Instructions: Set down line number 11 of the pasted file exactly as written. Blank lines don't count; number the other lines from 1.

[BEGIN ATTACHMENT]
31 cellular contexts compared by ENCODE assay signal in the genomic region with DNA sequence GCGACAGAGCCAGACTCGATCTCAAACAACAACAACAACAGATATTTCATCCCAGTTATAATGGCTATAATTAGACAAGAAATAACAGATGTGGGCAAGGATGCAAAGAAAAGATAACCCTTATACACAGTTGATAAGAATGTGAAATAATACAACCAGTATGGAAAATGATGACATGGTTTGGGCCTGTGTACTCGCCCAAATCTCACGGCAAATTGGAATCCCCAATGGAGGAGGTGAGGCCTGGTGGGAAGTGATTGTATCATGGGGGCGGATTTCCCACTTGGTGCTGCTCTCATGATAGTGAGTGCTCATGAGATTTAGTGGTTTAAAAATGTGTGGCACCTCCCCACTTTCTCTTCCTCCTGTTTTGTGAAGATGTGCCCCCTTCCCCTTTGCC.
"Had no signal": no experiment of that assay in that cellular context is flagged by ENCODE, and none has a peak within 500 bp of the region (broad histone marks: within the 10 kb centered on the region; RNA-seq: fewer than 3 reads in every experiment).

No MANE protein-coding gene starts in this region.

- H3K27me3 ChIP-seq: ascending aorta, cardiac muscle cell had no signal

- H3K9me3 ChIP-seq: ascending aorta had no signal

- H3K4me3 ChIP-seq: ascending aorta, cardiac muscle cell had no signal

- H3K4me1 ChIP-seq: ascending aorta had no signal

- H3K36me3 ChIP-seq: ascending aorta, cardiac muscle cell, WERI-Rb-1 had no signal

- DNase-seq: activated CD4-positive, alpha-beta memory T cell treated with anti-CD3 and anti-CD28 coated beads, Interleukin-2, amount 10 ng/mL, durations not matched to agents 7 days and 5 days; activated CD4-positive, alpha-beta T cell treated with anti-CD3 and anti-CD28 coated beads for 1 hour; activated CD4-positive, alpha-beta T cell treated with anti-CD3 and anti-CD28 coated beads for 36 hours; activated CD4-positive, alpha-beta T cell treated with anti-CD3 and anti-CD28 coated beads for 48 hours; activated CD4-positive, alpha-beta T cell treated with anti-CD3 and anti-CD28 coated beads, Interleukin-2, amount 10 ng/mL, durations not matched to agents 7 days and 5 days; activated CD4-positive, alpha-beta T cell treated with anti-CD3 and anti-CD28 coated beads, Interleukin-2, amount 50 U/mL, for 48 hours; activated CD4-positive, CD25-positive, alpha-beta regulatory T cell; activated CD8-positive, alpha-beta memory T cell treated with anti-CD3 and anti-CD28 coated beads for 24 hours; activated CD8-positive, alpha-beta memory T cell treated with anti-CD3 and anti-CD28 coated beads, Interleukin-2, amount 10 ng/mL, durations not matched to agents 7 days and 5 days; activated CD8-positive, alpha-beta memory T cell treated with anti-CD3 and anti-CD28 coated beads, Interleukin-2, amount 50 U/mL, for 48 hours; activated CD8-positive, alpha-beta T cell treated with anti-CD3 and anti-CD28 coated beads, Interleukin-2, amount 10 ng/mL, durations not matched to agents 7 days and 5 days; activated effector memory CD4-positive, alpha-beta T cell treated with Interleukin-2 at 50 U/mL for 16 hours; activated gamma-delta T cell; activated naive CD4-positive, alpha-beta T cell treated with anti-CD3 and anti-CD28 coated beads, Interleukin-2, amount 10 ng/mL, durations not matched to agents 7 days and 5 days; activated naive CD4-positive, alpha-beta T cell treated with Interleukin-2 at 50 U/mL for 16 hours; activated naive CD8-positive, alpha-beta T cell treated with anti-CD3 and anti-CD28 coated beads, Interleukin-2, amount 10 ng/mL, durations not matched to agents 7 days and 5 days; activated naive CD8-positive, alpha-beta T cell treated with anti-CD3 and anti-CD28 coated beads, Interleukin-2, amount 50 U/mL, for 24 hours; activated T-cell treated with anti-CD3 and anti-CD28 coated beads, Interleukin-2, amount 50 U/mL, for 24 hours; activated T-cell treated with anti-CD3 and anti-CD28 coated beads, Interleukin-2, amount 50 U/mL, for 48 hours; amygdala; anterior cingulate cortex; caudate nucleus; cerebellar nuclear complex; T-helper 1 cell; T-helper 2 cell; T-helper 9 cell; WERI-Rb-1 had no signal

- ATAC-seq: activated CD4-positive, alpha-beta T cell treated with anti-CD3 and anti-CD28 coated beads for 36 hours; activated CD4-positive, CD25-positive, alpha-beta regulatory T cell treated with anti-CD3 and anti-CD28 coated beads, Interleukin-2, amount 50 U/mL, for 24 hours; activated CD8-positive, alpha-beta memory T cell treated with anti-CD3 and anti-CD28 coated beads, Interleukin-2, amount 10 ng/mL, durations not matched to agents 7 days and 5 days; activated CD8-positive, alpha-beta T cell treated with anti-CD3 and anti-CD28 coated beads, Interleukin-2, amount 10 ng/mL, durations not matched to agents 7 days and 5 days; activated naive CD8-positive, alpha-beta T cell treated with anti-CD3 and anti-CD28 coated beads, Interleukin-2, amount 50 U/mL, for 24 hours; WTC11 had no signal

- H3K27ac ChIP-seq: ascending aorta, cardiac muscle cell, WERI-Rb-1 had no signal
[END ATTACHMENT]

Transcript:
- H3K27ac ChIP-seq: ascending aorta, cardiac muscle cell, WERI-Rb-1 had no signal